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DSCOVR

Deep Space Climate Observatory


DSCOVR mission logo with the words Deep Space Climate Observatory, NOAA - NASA - USAF.  The DSCOVR satellite is shown between Earth and the Sun.



NOAA’s Office of Projects, Planning, and Analysis (OPPA) conducts planning, system studies, system acquisition, design, integration, and evaluation of operational environmental satellite projects. OPPA defines system concept and performance objectives and specifications, based on requirements, for implementation by current or future environmental satellite projects. Additionally, OPPA leads the NOAA-wide development of the NOAA Integrated Earth Observation and Data Management System Portfolio.


The launch vehicle for the DSCOVR mission blasting off from the launch pad with clouds of smoke and fire.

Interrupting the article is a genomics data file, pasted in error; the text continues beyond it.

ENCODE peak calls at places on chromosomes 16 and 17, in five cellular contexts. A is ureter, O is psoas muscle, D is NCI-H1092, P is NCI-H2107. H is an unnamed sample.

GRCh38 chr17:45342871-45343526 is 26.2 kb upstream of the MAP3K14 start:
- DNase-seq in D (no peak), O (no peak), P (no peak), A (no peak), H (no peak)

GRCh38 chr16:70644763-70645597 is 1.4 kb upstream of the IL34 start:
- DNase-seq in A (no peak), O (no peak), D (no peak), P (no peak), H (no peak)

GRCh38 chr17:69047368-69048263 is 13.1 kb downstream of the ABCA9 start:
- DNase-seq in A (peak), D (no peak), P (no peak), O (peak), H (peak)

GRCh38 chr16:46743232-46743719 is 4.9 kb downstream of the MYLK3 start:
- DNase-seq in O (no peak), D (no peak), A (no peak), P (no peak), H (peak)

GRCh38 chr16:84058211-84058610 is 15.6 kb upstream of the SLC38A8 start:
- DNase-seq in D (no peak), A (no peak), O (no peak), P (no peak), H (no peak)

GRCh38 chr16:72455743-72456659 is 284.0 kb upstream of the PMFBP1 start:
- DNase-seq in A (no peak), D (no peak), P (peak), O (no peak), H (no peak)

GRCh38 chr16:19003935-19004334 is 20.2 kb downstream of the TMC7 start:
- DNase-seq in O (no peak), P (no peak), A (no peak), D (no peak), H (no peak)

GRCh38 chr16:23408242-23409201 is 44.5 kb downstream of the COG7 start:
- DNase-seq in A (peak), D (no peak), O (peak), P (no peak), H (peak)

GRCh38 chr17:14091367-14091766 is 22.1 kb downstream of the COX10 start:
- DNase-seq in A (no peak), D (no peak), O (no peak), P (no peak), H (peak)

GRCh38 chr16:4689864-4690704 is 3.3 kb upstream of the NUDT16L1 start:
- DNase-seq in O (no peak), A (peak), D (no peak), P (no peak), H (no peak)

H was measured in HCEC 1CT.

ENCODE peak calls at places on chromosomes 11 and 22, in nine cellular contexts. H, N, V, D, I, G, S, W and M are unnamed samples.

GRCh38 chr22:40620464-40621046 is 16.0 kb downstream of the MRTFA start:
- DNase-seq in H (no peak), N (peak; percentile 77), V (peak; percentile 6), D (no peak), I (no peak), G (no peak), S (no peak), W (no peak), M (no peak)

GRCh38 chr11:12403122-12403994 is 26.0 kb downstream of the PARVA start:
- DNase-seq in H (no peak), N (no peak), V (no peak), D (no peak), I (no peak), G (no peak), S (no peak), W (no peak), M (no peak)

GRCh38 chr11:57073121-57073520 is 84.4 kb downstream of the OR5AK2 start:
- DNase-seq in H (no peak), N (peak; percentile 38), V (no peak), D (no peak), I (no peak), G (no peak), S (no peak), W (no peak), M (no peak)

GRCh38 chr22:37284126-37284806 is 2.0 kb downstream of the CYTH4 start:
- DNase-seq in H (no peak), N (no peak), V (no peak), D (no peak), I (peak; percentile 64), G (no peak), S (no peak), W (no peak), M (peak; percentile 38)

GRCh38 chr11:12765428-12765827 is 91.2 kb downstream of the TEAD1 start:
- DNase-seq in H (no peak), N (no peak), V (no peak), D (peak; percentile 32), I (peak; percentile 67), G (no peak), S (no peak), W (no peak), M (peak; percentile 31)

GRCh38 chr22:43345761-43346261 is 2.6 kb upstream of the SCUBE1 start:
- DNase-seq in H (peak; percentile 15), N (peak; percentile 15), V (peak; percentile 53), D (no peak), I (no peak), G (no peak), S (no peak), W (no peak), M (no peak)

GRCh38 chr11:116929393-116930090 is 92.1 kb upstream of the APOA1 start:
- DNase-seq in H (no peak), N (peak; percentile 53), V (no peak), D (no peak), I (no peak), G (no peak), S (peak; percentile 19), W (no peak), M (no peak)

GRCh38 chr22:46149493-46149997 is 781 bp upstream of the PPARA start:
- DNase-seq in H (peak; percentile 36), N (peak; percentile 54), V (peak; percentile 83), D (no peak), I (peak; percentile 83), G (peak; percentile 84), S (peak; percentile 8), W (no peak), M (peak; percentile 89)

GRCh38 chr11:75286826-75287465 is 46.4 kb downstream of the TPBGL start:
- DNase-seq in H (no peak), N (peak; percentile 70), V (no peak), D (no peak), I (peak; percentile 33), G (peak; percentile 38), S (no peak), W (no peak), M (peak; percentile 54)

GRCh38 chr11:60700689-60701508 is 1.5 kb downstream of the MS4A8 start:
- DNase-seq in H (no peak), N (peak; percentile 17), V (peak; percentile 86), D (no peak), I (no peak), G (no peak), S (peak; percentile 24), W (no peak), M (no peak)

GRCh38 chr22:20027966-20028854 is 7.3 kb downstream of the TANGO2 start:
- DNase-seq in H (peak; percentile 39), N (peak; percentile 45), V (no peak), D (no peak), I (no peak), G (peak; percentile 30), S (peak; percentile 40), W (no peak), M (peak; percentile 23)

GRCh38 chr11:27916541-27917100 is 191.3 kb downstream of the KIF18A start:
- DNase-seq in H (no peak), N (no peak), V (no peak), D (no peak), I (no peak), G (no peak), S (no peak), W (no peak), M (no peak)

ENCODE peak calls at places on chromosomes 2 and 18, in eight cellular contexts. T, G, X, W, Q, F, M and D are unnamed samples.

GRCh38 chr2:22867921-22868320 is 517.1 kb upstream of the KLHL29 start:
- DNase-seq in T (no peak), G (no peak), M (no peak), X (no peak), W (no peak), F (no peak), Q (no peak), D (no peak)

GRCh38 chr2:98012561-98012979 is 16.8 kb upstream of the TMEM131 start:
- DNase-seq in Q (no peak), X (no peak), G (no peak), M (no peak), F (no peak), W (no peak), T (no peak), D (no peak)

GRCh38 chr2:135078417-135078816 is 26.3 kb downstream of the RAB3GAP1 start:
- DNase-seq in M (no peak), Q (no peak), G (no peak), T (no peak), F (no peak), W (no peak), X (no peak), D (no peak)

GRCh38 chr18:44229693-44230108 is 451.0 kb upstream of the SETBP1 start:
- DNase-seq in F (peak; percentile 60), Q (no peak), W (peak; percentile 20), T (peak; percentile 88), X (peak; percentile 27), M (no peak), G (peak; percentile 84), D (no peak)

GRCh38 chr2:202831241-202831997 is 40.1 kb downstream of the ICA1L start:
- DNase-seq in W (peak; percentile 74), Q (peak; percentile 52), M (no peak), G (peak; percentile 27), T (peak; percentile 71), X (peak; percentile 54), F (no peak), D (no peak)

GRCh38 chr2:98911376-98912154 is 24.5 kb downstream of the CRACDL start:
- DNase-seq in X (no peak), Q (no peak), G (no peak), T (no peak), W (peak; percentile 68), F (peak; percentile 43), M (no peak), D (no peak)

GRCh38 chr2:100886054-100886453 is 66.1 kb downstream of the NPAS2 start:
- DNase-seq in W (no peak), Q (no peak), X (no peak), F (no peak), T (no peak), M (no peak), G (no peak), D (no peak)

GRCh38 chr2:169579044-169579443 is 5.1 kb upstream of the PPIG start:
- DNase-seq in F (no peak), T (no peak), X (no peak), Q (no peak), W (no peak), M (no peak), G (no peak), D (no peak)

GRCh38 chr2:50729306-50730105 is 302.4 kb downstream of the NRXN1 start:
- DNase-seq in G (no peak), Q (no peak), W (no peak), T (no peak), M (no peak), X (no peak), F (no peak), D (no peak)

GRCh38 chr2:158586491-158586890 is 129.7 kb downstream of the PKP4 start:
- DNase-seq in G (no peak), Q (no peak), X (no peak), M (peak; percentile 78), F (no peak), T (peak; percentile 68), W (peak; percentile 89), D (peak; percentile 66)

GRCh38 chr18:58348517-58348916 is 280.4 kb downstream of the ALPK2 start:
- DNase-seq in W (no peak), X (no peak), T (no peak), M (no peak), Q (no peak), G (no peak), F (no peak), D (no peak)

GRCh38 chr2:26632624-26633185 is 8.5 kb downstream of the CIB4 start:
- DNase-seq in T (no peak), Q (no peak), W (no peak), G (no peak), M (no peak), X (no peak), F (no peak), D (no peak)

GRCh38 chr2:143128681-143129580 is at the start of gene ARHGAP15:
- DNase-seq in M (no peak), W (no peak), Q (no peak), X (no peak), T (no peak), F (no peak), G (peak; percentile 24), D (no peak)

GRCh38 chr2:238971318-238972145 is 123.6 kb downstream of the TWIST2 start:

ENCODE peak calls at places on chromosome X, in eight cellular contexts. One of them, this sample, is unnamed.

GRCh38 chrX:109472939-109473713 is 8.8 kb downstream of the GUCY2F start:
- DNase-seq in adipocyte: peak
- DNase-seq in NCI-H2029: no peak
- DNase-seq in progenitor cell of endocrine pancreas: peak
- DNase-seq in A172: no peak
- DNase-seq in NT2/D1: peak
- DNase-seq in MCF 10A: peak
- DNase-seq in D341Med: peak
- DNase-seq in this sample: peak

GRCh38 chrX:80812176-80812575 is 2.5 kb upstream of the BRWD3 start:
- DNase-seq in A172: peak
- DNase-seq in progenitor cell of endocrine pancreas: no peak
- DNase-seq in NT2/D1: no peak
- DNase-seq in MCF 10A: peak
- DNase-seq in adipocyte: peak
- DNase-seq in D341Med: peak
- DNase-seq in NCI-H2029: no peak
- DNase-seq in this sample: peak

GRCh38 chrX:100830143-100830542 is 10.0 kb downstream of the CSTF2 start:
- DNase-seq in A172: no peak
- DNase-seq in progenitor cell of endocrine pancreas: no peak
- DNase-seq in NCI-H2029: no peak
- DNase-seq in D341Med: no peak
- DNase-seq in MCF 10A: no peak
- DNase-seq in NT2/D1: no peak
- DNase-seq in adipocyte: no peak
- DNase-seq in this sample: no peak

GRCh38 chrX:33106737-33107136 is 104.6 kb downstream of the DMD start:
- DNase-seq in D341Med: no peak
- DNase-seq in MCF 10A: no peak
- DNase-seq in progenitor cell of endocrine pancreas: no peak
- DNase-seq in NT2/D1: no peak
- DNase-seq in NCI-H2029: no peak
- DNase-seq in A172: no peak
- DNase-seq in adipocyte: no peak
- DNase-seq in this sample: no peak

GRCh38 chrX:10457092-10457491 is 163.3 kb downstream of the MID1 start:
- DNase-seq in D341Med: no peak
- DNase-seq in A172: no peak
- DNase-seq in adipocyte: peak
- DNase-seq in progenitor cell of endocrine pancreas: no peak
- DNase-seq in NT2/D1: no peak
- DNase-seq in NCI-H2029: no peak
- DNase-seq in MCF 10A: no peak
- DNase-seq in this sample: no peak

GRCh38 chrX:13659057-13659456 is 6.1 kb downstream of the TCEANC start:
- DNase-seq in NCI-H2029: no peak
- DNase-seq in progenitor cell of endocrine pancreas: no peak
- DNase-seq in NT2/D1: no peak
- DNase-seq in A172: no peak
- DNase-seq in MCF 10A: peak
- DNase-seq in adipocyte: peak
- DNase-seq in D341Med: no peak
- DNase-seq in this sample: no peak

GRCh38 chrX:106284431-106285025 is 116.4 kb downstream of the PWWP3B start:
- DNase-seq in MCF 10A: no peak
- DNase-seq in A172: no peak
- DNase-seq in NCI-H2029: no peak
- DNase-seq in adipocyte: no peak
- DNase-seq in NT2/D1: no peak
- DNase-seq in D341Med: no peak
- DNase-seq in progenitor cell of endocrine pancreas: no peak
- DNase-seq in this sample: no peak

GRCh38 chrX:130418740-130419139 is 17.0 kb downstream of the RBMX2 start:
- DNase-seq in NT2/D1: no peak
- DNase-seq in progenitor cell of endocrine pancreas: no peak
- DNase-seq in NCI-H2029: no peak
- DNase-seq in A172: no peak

A NOAA/NASA/DoD project, DSCOVR is an environmental satellite that launched on February 11, 2015 and orbits the Sun at approximately 1.5 million kilometers from Earth on the line between the Earth and the Sun. Planned to operate for 5 years, DSCOVR carries out its primary mission to provide solar wind thermal plasma and magnetic field measurements to enable space weather forecasting by NOAA. DSCOVR also provides Earth science observations by imaging the Sun-lit disk of Earth in 10 spectral bands with a spatial resolution of 12 km or better, to determine ozone, aerosol, cloud cover, cloud height, vegetation, and leaf area indices, and measures the Earth reflected irradiance in the wavelength range of 0.2 - 100 microns. In addition to NOAA’s ground antennas, an international partnership, Real Time Solar Wind Network (RTSWnet), will receive data from DSCOVR.


For more information about DSCOVR, please visit the NESDIS DSCOVR website.



Diagram showing the position of the DSCOVR satellite relative to the Earth and the Sun at the L1 Lagrange orbit point.